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post #1 of (permalink) Old 01-21-2000, 01:50 PM Thread Starter
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sway bar, why remove it

Does removing the sway bar help flex? Does it have negative effects?

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post #2 of (permalink) Old 01-21-2000, 04:46 PM
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Re: sway bar, why remove it

yes it helps flex alot. After I removed mine I think I got about four or five extra inches of downward wheel travel. The only negative effects are a tiny bit of increased body sway (i compromised this by adjusting my rs9000s so they are stiffer)and I had to get new shocks because mine turned out to be too short for the extra wheel travel I gained after I removed the swaybar.

post #3 of (permalink) Old 01-21-2000, 08:17 PM
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Re: sway bar, why remove it

I removed my sway bars when I installed a 6" lift kit. So far I haven't noticed any difference, making turns even on the highway. Possibly because the suspension is so stiff it compensates.

Try it and see if theres a difference if not leave it off.

later,
Bravoman

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post #4 of (permalink) Old 01-21-2000, 08:22 PM
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Repost about swaybar dissconnects

My 88 Fullsize Bronco is my everyday vehicle and occasional trail vehicle. I wanted to get some more flex on the trail, but I like being able to take highway on ramps at a decent speed. So after a short search for quick dissconnects for the swaybars came I decided no one makes them for our trucks, (or anything but a jeep for that matter) I decided that someone should, so I designed my own...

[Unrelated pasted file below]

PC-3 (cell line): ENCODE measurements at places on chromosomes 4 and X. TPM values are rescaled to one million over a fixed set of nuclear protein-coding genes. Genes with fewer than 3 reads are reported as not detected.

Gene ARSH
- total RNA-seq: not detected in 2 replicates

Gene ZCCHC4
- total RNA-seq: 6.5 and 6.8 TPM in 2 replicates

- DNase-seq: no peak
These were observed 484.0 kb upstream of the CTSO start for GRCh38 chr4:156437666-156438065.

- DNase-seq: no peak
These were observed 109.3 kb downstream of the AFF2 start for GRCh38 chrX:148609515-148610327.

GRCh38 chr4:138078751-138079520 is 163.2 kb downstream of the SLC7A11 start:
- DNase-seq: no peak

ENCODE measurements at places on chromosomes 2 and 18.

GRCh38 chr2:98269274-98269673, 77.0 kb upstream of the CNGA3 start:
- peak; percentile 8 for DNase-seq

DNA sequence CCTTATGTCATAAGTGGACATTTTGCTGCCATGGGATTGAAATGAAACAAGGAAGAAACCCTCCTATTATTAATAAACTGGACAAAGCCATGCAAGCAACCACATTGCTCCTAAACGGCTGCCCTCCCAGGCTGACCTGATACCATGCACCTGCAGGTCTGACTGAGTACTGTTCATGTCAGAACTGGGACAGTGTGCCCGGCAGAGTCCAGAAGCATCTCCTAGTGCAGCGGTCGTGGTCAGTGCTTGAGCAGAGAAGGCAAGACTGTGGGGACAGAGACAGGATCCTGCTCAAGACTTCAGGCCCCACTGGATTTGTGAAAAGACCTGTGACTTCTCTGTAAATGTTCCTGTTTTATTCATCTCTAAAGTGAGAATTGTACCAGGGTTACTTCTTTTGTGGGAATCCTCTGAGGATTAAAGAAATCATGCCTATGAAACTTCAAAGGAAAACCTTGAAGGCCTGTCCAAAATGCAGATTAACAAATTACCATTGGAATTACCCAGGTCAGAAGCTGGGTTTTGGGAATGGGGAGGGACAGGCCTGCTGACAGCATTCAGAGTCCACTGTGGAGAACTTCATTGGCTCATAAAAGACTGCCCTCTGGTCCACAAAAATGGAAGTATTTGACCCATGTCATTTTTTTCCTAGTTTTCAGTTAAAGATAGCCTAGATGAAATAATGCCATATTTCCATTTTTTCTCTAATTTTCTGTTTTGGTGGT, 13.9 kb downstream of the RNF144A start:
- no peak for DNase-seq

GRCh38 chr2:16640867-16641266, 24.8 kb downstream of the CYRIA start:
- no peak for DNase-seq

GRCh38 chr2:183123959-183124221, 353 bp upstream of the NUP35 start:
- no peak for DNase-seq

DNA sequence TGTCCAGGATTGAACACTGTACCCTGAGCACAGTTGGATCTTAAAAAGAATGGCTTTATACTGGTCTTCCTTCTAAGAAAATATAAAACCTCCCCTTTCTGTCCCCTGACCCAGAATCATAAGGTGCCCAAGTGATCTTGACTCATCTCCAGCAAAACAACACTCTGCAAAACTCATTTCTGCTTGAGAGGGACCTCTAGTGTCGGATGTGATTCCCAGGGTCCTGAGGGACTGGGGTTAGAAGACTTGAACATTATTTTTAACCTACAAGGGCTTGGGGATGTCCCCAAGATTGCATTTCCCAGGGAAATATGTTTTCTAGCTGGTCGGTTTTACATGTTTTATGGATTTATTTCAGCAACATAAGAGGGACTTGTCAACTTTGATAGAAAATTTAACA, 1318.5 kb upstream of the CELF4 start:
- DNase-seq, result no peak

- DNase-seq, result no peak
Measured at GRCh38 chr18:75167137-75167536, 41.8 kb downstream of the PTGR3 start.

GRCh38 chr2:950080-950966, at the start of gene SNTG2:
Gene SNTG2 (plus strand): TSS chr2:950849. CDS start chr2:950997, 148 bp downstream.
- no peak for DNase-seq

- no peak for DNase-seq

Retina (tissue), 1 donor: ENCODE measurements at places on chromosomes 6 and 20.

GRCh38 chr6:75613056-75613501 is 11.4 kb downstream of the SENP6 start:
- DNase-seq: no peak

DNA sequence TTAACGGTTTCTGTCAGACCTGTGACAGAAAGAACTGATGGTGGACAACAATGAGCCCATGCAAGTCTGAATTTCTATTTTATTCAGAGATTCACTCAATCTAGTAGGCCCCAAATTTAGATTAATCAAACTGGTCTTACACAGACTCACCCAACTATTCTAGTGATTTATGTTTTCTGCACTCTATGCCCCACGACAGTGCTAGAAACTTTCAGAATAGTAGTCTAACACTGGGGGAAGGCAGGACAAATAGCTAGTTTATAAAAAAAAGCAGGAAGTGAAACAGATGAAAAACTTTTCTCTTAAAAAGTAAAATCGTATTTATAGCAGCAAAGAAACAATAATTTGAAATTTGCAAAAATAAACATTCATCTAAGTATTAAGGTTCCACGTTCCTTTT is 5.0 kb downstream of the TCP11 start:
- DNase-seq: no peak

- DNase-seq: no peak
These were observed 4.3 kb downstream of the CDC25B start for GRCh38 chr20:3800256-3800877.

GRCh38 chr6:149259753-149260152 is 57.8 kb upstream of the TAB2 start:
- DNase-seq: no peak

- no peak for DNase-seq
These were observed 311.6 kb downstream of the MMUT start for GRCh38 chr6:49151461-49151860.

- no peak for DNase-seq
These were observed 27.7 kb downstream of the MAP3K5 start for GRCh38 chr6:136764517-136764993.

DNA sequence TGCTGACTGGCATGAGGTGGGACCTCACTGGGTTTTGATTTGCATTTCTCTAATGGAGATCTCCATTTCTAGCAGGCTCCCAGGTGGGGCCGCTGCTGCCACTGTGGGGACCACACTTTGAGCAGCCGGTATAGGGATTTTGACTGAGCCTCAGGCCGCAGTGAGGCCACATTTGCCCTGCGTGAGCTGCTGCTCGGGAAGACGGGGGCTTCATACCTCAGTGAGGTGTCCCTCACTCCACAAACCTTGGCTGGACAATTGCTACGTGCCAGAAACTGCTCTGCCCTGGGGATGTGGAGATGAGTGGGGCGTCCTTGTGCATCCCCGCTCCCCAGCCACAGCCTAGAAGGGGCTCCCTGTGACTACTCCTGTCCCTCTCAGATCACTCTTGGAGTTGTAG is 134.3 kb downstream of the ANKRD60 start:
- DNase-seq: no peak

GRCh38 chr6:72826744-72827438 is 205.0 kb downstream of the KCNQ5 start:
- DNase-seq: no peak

It all started when I was replacing the rear swaybar bushings after they got mangled on the trail, I used rubber shock bushings (they're the same size) and instead of replacing the stock rusted nut, I used a stainless wingnut and fender washer. I also replaced the upper bolts and nuts with new ones, so they would swing easier, using nuts with nylon locking insterts. I tightened them down just enough so that I could still swing them up, but they would stay up by themselves. The nylon nuts help keep them from loosening each time you dissconnect them. I'm still trying to figure out a good way of strapping the swaybar up out of the way when it's dissconnected. For now, I'm using a bungy cord to pull the top of it back towards the rear. Wrap it around the swaybar over the diff. and hook it to the brake bracket.
The front was a bit trickier... I unbolted the links, and had to pry and pull the swaybar so that the front of it was above the mounting brackets. So that the bar can be swung up and strapped to the frame. (The links will stand in the air when connected.) I used all new bolts again, but replaced the bottom ones with a clevis pin and 2 fender washers/side. To unhook it, just pull the pins, and strap the bar to the frame (again, for now I'm using a bungy cord) Some possible headaches with the front... The lower brackets may need bent a little so that the pin lines up easily. And I think I switched the links from side to side. They have a little twist to them, so you may have to experiment a little.
Overall, not to difficult a project, and very cheap! If anyone has any comments or additional input, I'd be glad to see them! I'm going to test them out on an offroad trip this weekend, so I'll post what I think of them... I have driven a 2wd f-150 without swaybars before, and to me (owner of a Mustang) it felt like it was going to tip over in turns... My Bronco handles much better with both swaybars!!! And I don't think I'd like driving it every day without them.


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